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James Murphy Scoring Noah Baumbach’s ‘While We’re Young,’ Nick Cave & Warren Ellis Tune Up New Viggo Mortensen Film

James Murphy Scoring Noah Baumbach’s ‘While We’re Young,’ Nick Cave & Warren Ellis Tune Up New Viggo Mortensen Film

The line-up for the 2014 Toronto International Film Festival has been announced, and as usual, that means news of other creative types involved in some of your most anticipated films of the year. And usually, the reveals are music related. Yesterday’s announcements were not much different and unveiled a plethora of good talent involved in upcoming TIFF pictures.

According to the TIFF site, LCD Soundsystem frontman James Murphy has scored Noah Baumbach’s upcoming dramedy “While We’re Young” starring Ben Stiller and Naomi Watts among others (first look photos are here). This shouldn’t be too much of a surprise for fans of the filmmaker or Murphy. The musician scored the director’s 2010 comedy “Greenberg” and even had a little walk-on blink-and-you’ll-miss-it cameo. In case you’ve forgotten, that score was the opposite of Murphy’s electronic/dance music work and more in the vein of Baumbach’s beloved Ram album by Paul McCartney. You might expect something in a similar vein for this one methinks.

If you had to name two of the best composers on planet earth that have never received an Oscar nominations, you might just land on Warren Ellis and Nick Cave (“The Road,” “The Assassination of Jesse James,” “West Of Memphis“). Anytime we write about the best scores for anything, an Ellis and Cave collaboration is bound to come up. The most recent film they tuned up was the meta Nick Cave quasi-documentary “20,000 Days On Earth” and they have another up their sleeve. The duo will be scoring the Viggo Mortensen-starring film “Far From Men.”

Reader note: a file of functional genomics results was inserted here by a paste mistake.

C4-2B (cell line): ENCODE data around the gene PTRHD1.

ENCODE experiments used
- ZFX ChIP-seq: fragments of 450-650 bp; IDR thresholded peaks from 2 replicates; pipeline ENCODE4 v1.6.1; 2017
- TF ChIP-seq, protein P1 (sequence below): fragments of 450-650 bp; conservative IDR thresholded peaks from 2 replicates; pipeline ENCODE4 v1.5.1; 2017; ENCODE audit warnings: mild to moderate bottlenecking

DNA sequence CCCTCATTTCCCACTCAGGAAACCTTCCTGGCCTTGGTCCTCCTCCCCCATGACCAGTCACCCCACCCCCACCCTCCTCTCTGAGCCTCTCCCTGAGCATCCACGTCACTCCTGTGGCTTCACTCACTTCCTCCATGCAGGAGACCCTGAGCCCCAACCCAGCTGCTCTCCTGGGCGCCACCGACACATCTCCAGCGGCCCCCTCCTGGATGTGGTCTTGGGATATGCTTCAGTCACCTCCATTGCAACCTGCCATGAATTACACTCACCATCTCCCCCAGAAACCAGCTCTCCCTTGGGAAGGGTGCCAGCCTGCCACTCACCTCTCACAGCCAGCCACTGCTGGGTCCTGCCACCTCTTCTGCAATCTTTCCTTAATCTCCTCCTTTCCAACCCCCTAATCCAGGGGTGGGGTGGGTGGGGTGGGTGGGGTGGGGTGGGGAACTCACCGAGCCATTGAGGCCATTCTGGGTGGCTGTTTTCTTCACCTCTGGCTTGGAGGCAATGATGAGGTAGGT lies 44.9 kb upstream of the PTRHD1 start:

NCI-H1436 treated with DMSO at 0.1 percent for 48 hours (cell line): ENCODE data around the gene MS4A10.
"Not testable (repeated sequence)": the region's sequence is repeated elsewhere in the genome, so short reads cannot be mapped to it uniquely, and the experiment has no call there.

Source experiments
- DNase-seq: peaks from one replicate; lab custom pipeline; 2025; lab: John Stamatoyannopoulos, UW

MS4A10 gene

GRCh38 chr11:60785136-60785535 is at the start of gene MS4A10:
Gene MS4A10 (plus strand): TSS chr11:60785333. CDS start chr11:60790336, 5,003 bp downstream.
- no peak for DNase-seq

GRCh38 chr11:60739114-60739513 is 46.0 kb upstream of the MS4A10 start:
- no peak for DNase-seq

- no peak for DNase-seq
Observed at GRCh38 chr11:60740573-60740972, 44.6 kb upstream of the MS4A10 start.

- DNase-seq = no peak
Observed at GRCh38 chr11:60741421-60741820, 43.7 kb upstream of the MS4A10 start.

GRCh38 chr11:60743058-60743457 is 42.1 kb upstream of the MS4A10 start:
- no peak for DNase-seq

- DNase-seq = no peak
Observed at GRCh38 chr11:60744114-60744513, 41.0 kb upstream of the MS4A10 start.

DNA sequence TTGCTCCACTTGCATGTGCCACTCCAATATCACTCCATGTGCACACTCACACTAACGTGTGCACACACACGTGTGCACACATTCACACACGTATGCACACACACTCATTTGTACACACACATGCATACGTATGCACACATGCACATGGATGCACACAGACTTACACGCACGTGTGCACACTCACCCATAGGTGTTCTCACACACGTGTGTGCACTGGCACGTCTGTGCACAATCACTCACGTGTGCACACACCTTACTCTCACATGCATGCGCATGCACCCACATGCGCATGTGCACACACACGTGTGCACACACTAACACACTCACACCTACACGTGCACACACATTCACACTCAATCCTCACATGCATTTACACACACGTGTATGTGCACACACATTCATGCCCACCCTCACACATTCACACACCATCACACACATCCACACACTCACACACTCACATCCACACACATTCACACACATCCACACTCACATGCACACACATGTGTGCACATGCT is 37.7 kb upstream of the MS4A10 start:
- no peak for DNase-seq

A gritty tale of survival adapted from a short story by Albert Camus, the movie is a French/Arabic-language picture directed by David Oelhoffen (2007 Cannes Critics Week film “Our Reunion“) and co-stars Reda Kateb from “A Prophet.” Mortensen plays a reclusive teacher who helps a villager accused of murder (Kateb) escape into the mountains during the Algerian War. Put this one on your TIFF radar.

For music heads, one of the most intriguing movies to premiere at TIFF in September will be “Love & Mercy.” It’s a type of biopic of the Beach Boys’ musical genius Brian Wilson and his decades-long struggles with mental health and substance abuse. Paul Dano and John Cusack both play Wilson in different eras, but what of the Beach Boys music? Well, it’s unclear if the band’s seminal music is used in the film and if rights were secured (dilettante Mike Love having insinuated himself into control of the group years ago), but the movie does have a composer. Nine Inch Nails and Trent Reznor collaborator Atticus Ross (who won an Academy Award for Best Original Score for “The Social Network”) has written the music for the film. Ross also co-scored “The Girl with the Dragon Tattoo” and the upcoming “Gone Girl” with Reznor, but if one wants a taste of his solo work, dial up the Hughes Brothers‘ 2010 film “The Book Of Eli“—Ross’ score is the best part about the movie.

Lastly, Isabel Coixet‘s new film “Learning To Drive” starring Patricia Clarkson and Ben Kingsley (who also starred in Coixet’s “Elegy“) will feature music by George Harrison’s song Dhani Harrison and Paul Hicks (bonus points: Scorsese’s editor Thelma Schoonmaker is cutting the picture).

Leave some space on your CD shelves (or iPods) for the soundtracks.

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